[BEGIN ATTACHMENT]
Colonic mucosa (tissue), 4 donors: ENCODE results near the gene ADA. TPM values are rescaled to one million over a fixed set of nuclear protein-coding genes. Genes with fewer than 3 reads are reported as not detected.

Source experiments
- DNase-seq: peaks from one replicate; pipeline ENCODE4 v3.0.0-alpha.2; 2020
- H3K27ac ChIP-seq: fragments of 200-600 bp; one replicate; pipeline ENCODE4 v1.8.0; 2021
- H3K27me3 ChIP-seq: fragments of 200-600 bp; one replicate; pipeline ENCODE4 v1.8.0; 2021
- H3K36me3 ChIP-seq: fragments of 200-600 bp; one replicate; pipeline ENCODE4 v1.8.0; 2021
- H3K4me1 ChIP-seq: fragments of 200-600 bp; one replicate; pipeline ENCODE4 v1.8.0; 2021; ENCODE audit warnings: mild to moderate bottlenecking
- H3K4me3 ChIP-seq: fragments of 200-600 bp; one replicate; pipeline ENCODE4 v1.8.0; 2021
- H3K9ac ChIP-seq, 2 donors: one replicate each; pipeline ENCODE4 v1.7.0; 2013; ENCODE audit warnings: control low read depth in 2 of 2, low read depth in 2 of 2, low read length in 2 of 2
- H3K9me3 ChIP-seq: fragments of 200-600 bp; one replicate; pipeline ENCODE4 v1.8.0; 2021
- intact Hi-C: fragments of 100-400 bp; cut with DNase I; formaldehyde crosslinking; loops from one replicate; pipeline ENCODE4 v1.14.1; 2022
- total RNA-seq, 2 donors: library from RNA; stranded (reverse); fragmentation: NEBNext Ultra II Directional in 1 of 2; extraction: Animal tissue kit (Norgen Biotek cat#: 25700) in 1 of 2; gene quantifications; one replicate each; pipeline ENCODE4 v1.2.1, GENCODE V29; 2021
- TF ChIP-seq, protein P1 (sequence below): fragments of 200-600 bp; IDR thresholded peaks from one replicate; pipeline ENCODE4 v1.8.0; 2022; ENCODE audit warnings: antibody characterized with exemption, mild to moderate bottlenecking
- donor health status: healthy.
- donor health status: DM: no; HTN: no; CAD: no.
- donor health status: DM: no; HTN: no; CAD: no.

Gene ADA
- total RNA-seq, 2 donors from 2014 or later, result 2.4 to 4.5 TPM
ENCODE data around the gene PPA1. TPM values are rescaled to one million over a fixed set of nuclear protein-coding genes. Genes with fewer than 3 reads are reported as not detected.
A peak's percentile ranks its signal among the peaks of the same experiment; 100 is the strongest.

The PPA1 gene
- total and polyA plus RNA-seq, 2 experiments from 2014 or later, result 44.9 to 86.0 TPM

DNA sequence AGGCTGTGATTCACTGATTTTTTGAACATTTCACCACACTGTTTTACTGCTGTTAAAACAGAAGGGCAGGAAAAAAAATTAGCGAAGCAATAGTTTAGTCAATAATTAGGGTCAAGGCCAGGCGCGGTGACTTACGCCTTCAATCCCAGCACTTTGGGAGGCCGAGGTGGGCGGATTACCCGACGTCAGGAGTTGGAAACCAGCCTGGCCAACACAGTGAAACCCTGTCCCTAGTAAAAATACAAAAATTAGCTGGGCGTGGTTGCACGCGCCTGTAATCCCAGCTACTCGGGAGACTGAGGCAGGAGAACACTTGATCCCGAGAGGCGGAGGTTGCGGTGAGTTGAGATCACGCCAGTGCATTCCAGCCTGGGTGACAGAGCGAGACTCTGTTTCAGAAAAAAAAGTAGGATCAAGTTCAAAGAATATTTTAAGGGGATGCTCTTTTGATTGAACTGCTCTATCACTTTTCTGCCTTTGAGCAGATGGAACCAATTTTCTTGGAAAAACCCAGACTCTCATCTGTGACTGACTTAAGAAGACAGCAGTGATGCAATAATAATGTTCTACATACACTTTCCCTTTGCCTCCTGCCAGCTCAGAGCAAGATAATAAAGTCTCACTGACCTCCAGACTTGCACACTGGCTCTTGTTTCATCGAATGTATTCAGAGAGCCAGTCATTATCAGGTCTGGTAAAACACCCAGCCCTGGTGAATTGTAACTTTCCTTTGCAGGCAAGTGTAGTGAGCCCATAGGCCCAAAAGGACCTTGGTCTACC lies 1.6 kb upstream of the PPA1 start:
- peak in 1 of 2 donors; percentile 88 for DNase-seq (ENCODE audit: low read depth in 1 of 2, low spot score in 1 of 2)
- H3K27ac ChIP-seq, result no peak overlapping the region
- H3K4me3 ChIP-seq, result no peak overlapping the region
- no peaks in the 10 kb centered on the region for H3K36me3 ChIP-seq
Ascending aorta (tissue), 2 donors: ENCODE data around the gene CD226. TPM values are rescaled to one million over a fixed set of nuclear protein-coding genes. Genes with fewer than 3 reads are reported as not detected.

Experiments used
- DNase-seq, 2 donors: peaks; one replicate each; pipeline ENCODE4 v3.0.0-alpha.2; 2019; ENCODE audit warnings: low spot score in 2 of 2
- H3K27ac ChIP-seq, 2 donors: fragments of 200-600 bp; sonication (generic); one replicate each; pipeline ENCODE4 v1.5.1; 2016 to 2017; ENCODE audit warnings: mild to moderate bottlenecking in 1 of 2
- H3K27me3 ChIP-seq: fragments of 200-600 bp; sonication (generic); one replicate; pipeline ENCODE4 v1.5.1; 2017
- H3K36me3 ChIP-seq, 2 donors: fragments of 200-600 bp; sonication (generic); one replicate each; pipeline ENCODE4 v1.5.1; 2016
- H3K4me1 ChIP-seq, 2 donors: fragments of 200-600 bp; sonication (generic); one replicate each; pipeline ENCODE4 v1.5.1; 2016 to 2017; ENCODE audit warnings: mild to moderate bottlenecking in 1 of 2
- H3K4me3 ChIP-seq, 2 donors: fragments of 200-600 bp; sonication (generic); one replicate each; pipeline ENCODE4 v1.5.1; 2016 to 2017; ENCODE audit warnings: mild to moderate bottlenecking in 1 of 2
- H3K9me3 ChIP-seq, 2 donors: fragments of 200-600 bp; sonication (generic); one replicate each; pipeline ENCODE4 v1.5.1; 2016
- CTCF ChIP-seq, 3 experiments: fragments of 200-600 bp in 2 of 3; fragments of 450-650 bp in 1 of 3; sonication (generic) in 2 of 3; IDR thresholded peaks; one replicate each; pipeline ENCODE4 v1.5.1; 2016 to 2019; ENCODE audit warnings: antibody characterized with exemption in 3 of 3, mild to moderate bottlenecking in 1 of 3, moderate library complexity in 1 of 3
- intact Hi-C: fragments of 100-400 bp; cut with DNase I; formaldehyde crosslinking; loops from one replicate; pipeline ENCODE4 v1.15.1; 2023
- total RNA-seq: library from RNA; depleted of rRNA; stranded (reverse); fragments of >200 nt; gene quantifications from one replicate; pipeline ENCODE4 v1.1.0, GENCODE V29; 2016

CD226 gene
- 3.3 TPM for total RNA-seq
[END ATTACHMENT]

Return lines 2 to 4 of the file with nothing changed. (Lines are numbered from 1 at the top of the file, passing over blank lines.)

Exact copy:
Source experiments
- DNase-seq: peaks from one replicate; pipeline ENCODE4 v3.0.0-alpha.2; 2020
- H3K27ac ChIP-seq: fragments of 200-600 bp; one replicate; pipeline ENCODE4 v1.8.0; 2021